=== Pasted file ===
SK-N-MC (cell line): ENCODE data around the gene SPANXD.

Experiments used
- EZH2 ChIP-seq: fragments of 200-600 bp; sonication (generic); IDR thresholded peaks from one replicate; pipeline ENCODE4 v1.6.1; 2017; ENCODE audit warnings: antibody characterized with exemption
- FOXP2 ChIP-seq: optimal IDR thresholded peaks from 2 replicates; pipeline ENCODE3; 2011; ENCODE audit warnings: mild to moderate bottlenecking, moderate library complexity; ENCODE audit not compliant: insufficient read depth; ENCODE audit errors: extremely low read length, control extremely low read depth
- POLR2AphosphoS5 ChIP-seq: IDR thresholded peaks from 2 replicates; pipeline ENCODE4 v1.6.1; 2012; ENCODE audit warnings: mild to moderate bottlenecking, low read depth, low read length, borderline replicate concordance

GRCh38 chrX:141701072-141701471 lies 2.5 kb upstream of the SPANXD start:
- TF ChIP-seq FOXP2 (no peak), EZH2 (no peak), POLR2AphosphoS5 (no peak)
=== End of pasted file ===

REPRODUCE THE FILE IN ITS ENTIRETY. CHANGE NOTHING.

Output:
SK-N-MC (cell line): ENCODE data around the gene SPANXD.

Experiments used
- EZH2 ChIP-seq: fragments of 200-600 bp; sonication (generic); IDR thresholded peaks from one replicate; pipeline ENCODE4 v1.6.1; 2017; ENCODE audit warnings: antibody characterized with exemption
- FOXP2 ChIP-seq: optimal IDR thresholded peaks from 2 replicates; pipeline ENCODE3; 2011; ENCODE audit warnings: mild to moderate bottlenecking, moderate library complexity; ENCODE audit not compliant: insufficient read depth; ENCODE audit errors: extremely low read length, control extremely low read depth
- POLR2AphosphoS5 ChIP-seq: IDR thresholded peaks from 2 replicates; pipeline ENCODE4 v1.6.1; 2012; ENCODE audit warnings: mild to moderate bottlenecking, low read depth, low read length, borderline replicate concordance

GRCh38 chrX:141701072-141701471 lies 2.5 kb upstream of the SPANXD start:
- TF ChIP-seq FOXP2 (no peak), EZH2 (no peak), POLR2AphosphoS5 (no peak)